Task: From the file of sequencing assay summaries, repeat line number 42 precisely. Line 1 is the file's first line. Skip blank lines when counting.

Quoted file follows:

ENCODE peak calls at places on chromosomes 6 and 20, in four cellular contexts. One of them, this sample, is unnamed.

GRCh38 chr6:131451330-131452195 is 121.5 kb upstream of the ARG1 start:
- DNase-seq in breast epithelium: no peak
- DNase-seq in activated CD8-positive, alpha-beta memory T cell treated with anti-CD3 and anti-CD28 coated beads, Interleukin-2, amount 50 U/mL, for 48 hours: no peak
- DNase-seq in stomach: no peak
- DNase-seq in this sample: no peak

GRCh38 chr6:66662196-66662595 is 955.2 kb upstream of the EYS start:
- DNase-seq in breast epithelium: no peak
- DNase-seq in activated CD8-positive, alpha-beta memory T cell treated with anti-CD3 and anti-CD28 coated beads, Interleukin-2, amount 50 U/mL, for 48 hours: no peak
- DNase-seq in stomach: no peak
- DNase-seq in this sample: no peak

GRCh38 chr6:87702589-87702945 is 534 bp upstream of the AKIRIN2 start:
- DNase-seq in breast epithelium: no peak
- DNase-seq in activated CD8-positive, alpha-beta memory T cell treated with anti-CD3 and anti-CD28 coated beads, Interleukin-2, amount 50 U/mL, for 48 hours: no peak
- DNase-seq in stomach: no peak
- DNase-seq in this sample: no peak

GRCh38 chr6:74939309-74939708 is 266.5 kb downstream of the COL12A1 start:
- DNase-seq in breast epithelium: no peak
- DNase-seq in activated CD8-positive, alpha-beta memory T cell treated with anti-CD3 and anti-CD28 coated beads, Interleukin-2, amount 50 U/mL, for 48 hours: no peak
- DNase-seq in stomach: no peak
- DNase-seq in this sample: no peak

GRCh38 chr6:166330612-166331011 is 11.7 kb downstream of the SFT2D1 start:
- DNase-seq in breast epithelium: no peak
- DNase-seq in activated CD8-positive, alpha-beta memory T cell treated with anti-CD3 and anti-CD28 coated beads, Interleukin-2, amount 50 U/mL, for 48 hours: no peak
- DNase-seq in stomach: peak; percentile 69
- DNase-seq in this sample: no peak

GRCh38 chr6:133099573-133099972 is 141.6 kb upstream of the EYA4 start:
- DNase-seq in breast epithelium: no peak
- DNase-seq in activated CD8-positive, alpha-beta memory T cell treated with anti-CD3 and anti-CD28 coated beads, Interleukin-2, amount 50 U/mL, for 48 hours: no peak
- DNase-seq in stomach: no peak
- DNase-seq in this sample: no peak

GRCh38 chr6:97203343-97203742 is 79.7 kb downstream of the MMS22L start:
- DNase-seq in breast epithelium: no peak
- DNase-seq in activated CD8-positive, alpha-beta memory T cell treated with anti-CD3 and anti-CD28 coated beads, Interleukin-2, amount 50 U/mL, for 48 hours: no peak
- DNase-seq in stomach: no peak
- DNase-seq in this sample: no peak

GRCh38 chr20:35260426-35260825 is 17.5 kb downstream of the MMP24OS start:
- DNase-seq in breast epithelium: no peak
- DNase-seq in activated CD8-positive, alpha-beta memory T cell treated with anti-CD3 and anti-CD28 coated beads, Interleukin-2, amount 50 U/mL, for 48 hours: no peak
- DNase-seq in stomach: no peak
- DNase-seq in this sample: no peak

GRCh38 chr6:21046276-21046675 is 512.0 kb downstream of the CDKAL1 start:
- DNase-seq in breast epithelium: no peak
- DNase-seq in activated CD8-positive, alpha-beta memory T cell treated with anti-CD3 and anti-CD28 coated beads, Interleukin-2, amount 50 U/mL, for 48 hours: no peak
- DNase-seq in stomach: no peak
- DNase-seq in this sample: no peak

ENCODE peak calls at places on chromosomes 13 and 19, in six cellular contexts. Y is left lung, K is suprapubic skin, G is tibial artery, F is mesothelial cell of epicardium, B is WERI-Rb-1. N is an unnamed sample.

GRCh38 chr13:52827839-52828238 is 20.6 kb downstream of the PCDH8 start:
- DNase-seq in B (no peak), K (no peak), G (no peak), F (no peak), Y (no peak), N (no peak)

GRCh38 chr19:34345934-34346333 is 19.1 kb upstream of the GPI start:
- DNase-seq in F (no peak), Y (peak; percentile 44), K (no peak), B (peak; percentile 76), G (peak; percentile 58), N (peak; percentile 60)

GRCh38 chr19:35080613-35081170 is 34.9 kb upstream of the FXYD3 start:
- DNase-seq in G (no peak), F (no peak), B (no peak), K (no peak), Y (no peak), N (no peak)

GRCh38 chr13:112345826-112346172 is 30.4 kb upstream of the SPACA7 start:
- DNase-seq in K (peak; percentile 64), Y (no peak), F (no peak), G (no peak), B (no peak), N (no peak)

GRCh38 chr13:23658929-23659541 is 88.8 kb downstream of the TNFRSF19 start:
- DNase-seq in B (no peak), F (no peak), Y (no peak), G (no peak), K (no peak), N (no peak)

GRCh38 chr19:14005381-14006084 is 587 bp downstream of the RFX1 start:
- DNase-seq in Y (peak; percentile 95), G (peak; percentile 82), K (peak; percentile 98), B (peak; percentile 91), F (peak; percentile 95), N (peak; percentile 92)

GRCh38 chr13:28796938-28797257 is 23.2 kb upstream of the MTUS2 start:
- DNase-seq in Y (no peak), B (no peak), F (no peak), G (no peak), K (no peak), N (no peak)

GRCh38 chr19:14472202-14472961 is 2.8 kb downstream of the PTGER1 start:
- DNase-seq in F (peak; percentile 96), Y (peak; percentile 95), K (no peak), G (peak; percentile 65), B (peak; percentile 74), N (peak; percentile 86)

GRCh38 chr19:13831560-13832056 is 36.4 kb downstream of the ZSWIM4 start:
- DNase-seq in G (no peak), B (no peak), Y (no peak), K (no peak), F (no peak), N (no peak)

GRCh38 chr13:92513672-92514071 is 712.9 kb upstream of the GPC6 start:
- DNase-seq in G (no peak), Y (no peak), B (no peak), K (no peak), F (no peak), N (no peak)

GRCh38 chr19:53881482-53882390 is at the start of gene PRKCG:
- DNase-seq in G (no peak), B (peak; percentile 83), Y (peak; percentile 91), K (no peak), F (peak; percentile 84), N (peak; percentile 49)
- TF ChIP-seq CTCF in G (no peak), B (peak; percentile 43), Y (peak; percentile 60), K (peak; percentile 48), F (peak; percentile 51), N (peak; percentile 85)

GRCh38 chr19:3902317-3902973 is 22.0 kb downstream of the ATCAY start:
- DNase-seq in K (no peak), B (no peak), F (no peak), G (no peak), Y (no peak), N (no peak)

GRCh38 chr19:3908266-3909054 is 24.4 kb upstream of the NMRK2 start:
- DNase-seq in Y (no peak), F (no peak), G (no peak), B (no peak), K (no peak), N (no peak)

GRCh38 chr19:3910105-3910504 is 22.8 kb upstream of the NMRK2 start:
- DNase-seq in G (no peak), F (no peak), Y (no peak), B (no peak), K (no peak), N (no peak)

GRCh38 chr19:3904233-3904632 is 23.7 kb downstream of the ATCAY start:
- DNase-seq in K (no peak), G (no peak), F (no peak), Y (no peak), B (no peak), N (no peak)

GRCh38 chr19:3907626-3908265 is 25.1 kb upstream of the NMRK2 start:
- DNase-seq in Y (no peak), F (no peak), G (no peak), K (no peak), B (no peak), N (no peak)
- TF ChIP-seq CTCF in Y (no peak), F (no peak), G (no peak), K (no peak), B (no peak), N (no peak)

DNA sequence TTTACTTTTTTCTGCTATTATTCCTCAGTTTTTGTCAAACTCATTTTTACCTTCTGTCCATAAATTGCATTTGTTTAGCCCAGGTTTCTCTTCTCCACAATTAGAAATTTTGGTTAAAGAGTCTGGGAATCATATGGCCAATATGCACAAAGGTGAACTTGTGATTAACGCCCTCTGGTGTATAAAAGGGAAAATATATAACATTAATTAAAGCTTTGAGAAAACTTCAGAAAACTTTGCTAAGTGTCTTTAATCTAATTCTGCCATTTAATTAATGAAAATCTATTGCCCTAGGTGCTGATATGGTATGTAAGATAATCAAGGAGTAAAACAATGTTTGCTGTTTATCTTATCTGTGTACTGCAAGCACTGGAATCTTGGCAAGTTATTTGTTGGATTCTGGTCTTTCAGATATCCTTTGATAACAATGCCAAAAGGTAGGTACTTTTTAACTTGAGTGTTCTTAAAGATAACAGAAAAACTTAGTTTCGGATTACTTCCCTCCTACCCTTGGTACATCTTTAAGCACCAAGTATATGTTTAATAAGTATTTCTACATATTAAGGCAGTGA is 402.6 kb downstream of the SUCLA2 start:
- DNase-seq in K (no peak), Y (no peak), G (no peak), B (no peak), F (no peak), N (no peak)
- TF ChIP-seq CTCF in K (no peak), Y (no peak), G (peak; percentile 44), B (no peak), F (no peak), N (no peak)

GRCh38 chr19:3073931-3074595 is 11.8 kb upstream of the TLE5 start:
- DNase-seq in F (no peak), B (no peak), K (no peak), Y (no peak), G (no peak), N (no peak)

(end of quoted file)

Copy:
GRCh38 chr6:21046276-21046675 is 512.0 kb downstream of the CDKAL1 start: